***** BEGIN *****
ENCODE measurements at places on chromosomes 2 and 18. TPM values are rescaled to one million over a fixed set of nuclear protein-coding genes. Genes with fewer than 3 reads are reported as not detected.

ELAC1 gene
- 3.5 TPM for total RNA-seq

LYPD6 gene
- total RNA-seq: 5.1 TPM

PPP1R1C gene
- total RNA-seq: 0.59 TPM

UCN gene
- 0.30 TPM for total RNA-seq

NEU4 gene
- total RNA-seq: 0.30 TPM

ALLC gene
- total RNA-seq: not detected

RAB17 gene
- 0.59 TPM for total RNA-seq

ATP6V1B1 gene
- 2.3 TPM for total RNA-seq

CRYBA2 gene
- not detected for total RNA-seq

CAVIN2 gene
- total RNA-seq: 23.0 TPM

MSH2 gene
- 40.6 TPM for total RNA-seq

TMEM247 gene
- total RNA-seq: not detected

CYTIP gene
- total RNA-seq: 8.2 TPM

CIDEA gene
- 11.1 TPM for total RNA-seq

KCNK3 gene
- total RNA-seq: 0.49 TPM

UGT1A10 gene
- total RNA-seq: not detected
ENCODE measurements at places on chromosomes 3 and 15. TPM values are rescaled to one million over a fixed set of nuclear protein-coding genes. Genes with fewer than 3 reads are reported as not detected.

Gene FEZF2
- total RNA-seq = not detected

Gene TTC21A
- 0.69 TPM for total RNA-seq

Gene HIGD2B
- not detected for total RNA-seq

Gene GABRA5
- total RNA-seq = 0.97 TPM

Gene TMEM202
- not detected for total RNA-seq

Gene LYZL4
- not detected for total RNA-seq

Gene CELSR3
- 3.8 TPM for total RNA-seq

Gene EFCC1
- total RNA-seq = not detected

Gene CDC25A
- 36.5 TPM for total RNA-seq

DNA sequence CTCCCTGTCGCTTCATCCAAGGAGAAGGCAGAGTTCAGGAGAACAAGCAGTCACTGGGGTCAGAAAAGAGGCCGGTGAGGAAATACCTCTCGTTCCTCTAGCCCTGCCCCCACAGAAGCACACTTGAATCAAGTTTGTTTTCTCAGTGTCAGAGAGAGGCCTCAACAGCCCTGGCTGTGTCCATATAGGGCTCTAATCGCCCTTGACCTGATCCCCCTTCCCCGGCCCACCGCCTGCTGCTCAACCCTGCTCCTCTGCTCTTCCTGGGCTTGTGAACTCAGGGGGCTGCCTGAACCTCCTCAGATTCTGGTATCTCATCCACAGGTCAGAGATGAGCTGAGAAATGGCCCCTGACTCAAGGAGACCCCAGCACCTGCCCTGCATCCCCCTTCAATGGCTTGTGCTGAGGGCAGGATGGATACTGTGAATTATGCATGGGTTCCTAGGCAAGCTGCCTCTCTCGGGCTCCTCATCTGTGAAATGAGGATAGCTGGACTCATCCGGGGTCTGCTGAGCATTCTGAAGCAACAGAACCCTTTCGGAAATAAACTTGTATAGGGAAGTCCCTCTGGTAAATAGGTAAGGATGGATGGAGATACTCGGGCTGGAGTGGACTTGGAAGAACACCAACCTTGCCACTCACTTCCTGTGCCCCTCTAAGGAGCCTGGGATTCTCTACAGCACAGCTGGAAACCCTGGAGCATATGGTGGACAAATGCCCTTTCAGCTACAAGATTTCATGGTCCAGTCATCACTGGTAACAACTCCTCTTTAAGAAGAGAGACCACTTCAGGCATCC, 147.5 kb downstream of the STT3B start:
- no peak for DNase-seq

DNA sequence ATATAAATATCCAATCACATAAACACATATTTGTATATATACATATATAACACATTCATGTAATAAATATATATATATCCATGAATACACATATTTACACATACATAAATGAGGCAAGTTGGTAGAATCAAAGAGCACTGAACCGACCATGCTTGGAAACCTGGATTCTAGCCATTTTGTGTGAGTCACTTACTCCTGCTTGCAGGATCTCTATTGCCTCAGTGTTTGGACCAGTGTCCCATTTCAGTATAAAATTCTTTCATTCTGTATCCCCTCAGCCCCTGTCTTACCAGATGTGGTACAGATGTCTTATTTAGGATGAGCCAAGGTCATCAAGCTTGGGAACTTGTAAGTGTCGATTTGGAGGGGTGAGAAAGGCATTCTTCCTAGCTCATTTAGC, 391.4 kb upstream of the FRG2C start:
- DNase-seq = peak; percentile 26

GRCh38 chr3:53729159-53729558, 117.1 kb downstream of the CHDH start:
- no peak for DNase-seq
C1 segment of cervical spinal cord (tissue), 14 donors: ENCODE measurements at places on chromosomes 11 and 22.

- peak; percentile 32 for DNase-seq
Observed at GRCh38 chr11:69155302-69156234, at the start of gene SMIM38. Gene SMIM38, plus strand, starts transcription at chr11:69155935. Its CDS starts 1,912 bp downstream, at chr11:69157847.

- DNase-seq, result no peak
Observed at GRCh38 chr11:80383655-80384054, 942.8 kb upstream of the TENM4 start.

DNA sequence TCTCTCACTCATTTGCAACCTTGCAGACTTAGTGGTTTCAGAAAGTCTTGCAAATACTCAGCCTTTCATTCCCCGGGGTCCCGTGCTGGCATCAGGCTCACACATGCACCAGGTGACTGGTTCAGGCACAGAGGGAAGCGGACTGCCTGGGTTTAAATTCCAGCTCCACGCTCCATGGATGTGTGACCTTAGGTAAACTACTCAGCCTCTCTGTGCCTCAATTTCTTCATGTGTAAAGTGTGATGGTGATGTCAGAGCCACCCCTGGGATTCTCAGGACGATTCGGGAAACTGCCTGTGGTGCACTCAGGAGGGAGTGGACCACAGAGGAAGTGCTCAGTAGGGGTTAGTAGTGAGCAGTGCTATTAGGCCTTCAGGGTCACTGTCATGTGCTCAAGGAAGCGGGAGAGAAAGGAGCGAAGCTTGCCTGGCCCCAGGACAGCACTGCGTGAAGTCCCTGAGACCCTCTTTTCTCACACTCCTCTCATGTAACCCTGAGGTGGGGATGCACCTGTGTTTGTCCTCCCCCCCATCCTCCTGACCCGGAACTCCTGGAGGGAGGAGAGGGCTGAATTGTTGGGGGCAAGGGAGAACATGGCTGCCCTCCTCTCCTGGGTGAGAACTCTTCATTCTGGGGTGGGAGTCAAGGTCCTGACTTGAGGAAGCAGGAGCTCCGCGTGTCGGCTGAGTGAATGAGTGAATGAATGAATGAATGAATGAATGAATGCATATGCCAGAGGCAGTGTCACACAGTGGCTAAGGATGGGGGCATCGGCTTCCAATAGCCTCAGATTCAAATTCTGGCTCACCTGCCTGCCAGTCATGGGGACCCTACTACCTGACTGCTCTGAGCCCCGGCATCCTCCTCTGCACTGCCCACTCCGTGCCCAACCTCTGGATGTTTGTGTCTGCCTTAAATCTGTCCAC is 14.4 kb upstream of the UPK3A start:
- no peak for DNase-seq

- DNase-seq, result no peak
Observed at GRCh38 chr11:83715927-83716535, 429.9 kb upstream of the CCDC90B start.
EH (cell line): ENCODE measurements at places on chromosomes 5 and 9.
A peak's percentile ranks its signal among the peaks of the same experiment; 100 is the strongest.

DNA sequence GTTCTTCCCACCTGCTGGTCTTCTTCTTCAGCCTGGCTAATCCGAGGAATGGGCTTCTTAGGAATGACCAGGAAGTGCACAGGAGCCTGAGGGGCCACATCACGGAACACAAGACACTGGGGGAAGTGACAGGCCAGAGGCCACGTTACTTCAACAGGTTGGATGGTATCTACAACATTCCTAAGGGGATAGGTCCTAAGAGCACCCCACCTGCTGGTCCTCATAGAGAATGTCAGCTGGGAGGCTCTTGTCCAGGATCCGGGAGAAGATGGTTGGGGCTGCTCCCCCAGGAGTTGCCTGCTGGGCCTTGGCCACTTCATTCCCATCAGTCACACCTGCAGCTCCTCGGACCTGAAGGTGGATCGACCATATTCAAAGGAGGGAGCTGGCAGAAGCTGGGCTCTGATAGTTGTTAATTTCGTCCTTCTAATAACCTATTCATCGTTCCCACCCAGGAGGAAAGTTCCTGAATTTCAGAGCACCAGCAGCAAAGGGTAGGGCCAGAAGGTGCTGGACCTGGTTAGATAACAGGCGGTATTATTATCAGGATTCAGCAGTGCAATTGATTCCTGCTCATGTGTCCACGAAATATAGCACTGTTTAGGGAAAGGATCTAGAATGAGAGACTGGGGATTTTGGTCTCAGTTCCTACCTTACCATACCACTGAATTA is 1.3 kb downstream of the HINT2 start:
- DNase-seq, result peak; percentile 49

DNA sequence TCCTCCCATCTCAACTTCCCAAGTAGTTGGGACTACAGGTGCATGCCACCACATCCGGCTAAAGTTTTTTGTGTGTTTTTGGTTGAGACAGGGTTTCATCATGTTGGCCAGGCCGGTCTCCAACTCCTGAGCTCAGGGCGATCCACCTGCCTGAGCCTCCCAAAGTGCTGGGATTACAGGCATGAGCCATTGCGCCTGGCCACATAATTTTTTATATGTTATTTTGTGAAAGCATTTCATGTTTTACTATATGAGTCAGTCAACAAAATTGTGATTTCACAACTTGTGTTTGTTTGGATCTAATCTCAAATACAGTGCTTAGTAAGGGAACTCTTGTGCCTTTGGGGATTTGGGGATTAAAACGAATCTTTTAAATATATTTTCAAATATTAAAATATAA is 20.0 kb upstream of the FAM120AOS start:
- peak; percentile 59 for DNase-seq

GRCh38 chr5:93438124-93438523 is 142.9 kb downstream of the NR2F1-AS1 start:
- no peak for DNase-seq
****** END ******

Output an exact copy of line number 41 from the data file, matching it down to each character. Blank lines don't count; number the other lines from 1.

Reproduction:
Gene GABRA5